A few subjective thoughts on the current general multifamily real estate situation: 

I see similar signs on the wall as in 2008. People were paying ridiculous prices for SFR because everyone, their aunt, and their dog received a "stated income" loan. Similarly I see some CRE lenders throwing money around again topped by dried up inventory and too many new, overpriced A-class developments going up just to create the perfect storm all over again - this time in the CRE space. Not to mention the elephant in the room: offices and strip malls, who needs them in this day and age? But that's for another blog.

Thus it's important to run numbers conservatively with built in saftey for when the people move into the brand new A-class buildings increasing our "old" asetts' vacancy for a while only to pick up all the A-class peeps again, once they realize they can't afford those rents anymore, which will in turn have an effect on all rents.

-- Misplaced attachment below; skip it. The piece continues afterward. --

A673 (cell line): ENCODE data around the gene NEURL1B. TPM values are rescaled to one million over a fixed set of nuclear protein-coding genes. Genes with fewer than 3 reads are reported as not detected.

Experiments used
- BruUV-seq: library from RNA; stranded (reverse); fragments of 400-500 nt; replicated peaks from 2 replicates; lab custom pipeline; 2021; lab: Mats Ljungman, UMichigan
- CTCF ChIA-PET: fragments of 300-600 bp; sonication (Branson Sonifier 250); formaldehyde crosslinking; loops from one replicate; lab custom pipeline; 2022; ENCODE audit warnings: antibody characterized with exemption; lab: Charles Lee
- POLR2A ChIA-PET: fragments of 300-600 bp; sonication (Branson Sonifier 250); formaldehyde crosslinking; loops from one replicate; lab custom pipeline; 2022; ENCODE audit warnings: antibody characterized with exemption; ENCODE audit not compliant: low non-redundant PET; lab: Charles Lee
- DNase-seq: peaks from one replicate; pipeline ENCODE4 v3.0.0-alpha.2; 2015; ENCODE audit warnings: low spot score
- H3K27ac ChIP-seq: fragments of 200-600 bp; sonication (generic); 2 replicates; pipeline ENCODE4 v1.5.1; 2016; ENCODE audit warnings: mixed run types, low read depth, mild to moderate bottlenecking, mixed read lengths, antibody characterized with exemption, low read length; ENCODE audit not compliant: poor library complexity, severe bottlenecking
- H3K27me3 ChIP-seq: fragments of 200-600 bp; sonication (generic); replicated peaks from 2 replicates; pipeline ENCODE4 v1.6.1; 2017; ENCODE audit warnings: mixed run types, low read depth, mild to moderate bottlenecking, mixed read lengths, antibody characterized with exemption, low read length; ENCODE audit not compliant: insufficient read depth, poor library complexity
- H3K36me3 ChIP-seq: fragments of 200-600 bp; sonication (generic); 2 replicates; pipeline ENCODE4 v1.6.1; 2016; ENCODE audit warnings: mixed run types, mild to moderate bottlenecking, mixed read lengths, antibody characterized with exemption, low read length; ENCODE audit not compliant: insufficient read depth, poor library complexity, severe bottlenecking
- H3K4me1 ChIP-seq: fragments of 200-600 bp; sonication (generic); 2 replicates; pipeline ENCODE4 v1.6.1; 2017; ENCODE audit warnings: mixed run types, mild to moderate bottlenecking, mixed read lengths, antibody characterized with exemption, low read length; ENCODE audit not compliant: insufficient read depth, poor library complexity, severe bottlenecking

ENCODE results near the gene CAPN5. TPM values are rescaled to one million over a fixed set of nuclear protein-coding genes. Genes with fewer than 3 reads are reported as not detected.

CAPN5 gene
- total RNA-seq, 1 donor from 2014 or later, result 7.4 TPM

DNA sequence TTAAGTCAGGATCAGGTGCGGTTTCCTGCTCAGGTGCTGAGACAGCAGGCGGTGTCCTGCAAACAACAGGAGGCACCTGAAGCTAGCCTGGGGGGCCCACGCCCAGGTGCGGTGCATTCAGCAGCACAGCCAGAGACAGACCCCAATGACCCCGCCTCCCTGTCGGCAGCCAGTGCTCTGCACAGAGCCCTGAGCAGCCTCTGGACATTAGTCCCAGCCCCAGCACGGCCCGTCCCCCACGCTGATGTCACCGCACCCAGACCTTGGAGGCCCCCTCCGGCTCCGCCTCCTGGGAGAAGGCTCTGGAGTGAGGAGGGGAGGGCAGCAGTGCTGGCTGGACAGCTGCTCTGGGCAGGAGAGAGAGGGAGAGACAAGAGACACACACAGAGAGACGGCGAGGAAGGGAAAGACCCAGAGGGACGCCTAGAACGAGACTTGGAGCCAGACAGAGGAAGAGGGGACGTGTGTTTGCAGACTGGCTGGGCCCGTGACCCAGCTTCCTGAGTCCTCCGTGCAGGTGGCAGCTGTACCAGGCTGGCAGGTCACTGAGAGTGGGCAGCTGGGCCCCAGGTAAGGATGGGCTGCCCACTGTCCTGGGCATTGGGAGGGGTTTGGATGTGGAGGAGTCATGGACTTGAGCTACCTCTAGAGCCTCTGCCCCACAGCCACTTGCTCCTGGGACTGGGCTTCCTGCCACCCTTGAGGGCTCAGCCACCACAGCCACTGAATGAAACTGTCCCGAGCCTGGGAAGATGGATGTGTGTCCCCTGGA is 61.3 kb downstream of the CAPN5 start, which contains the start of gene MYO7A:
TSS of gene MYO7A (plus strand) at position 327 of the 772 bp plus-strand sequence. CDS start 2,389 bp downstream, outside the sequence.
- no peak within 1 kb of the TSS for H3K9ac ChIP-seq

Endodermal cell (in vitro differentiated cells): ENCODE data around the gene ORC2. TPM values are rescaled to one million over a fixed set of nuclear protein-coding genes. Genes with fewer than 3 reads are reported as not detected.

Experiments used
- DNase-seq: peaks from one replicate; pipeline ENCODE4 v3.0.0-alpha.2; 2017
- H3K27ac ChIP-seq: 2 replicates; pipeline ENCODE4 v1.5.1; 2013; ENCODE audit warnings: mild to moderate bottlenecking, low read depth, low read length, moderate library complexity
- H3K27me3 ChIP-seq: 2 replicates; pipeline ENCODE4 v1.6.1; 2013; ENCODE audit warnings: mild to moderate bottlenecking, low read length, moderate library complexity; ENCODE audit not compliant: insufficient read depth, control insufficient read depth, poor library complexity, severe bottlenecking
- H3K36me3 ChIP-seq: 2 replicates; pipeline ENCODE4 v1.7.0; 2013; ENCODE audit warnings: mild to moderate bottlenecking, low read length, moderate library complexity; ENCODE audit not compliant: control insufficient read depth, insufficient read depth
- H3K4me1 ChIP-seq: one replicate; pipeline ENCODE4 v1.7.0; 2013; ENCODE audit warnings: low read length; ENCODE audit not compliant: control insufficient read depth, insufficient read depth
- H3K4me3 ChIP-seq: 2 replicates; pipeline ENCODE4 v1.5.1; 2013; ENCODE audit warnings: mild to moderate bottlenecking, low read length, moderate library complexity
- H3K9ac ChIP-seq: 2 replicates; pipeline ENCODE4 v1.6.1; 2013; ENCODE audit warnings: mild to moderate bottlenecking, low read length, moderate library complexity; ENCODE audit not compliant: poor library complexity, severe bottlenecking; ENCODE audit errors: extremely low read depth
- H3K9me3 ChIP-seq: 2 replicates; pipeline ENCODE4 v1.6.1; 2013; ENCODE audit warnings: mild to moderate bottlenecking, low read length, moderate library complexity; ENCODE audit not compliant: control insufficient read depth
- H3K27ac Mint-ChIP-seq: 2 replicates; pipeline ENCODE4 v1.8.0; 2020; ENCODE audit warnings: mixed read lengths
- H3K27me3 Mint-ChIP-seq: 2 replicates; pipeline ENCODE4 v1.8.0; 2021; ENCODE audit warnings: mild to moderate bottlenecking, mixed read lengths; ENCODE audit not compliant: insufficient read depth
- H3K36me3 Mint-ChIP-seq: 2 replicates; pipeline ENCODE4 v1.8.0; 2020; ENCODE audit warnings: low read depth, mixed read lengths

It never gets boring with real estate. The game is on ;-)

@Ken Breeze

Thanks so much for your well-thought reply. This information is helpful. It really puts my mind at ease having a second set of eyes confirm what I think I'm seeing! It's crazy how hot this DFW market really is. You mention you see similar signs on the wall as in you even think now is a good time to be purchasing properties? Or is it all about the quality of the deal regardless of the phase of the market cycle?

Howdy @Blake Davis

You stated you are interested in using the BRRRR strategy. Yet the calculator used is the Rental Property Calculator (not the BRRRR Calculator). Also this appears to be a rent ready deal. So BRRRR would not be possible. The BRRRR strategy requires distressed properties that can be purchased at a significant discount. And requires a good amount of Rehab to force equity appreciation.

@Blake Davis  it's always a good time to do real estate but regardless of cycle, it's always about a strong market location and making the numbers work for cash flow, all else is vanilla. You make your money when you buy. Never calculate hoping for appreciation - that's the cherry on top.